Technologies We Use
The introduction of the surgical microscope has revolutionized the field of Endodontic Microsurgery. We have invested in the very best quality surgical microscopes, by Carl Zeiss, that provide unparalleled magnification and illumination for our surgical procedures. Our success depends on us being able to see the minutest of details – you cannot treat what you cannot see.
Cone Beam Computed Tomography (CBCT)
Dental x-rays and 2D panographs cannot clearly see the inside of the bone, and cannot see the tongue-side of the bone at all. Only a cone beam CT (CBCT image) can create a 3D view and cross sections of the area of interest. The information provided in a CBCT scan is extremely important when placing dental implants, performing a complex root canal or extraction, or looking for the source of pain or infection. We want to have as much information as possible about our patients’ condition and anatomy before operating or planning.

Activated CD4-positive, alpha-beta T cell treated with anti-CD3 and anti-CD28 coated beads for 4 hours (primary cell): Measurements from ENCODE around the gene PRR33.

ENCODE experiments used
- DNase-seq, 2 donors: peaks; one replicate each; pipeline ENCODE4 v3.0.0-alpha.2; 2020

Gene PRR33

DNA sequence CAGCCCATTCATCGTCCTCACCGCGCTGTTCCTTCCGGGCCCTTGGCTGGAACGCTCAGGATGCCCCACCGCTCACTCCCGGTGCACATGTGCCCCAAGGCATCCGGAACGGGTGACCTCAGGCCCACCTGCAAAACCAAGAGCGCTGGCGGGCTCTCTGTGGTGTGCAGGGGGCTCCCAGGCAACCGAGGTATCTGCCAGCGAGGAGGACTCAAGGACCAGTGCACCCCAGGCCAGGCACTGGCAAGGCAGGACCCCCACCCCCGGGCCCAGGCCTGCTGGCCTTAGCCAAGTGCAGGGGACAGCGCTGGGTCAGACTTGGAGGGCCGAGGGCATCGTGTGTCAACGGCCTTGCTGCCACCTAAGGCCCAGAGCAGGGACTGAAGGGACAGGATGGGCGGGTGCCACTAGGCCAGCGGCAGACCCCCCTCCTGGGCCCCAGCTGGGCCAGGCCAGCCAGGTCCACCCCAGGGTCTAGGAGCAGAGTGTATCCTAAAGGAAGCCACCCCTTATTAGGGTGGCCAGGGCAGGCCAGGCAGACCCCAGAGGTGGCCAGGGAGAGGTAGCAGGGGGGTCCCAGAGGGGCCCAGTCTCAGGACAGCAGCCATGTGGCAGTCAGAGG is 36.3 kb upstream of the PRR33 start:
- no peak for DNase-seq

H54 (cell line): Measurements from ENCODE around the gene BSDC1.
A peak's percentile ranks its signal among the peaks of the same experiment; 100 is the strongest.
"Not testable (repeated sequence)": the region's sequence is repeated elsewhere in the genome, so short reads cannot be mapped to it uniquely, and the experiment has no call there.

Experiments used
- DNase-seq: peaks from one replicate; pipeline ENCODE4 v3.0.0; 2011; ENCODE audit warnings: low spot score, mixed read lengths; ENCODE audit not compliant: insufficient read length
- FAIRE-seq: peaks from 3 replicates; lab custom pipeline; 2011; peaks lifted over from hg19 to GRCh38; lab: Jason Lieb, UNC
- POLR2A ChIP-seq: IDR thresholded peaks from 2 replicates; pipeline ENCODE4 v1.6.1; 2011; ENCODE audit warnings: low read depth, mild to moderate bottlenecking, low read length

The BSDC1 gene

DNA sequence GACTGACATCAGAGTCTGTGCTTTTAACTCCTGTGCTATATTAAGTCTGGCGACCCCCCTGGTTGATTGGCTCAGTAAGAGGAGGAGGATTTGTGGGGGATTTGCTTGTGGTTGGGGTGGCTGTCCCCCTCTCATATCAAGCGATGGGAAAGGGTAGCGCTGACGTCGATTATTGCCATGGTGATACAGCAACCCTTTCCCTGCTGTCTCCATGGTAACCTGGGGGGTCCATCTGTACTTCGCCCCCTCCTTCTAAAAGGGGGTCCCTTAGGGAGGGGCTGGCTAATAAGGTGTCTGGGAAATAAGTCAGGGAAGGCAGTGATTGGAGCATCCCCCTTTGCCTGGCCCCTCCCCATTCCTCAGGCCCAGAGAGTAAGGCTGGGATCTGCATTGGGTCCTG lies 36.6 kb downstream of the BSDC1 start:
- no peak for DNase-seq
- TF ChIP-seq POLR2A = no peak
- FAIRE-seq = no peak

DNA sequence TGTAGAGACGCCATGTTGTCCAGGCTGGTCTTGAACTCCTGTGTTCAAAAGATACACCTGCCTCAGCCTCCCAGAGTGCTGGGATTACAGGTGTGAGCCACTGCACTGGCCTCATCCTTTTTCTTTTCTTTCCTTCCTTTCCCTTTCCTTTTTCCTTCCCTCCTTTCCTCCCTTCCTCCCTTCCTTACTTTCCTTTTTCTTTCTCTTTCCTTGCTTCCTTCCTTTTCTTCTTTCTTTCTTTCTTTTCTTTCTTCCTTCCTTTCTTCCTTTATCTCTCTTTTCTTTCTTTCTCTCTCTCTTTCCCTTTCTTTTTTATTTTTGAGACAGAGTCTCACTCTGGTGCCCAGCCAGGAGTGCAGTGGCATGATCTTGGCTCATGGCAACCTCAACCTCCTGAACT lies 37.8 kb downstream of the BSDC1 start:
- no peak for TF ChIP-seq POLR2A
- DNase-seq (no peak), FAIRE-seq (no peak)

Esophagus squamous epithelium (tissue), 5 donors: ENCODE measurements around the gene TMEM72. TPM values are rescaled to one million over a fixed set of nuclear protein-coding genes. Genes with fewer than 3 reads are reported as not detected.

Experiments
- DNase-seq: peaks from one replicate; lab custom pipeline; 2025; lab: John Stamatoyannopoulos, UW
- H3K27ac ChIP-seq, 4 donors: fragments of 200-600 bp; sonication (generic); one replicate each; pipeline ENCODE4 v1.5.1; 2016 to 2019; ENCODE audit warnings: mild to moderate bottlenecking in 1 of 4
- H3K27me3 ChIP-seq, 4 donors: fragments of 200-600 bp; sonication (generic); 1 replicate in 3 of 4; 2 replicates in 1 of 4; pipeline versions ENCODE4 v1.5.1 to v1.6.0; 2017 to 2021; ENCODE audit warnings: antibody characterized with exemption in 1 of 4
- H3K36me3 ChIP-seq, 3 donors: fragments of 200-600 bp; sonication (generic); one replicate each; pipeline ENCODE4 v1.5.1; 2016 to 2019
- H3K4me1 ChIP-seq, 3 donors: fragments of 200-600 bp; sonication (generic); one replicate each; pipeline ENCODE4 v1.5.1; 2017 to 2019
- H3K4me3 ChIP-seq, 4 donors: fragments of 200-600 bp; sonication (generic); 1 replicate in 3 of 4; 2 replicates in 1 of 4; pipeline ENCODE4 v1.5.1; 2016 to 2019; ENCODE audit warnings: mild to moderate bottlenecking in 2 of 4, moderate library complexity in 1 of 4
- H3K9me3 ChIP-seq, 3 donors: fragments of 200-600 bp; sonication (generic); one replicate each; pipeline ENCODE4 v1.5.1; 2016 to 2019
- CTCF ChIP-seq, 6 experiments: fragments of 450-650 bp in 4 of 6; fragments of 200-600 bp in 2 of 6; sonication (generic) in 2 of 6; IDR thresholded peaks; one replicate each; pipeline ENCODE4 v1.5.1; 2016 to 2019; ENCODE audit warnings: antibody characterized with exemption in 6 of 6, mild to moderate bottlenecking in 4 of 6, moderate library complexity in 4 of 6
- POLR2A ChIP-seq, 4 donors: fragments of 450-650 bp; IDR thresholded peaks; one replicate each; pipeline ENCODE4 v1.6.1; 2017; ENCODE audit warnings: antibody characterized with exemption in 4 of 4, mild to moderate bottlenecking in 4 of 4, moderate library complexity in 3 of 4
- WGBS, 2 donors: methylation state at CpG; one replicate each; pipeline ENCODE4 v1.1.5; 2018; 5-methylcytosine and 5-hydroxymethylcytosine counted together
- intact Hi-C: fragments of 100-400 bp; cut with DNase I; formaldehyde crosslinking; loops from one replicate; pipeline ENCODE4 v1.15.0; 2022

Dental cone beam CT emits less radiation and provides a more complete picture. Hospital CTs take a series of parallel x-ray images of the head, from top to bottom. There’s a gap between each image, and a computer uses educated guesses to fill in the gaps. This type of CT imaging is adequate (albeit with excessive radiation) for large pathology, like a skull fracture or sinus infection.
A cone beam CT circles the head, so each image or slice overlaps. There is no gap. In addition, the radiation is much weaker. Only in areas of overlap (the area of interest) is there enough radiation and data to construct a 3D model. This is why CBCT images provide a more complete image with less radiation, compared to hospital CT machines.
Guided Implant Surgery
GuidePro3D takes a “systems approach” – a holistic solution to consistently planning an implant case every time. Each component integrates together and thus removes the frustration of other disjointed guide systems on the market. The GuidePro3D system provides a consistently accurate method of placing dental implants.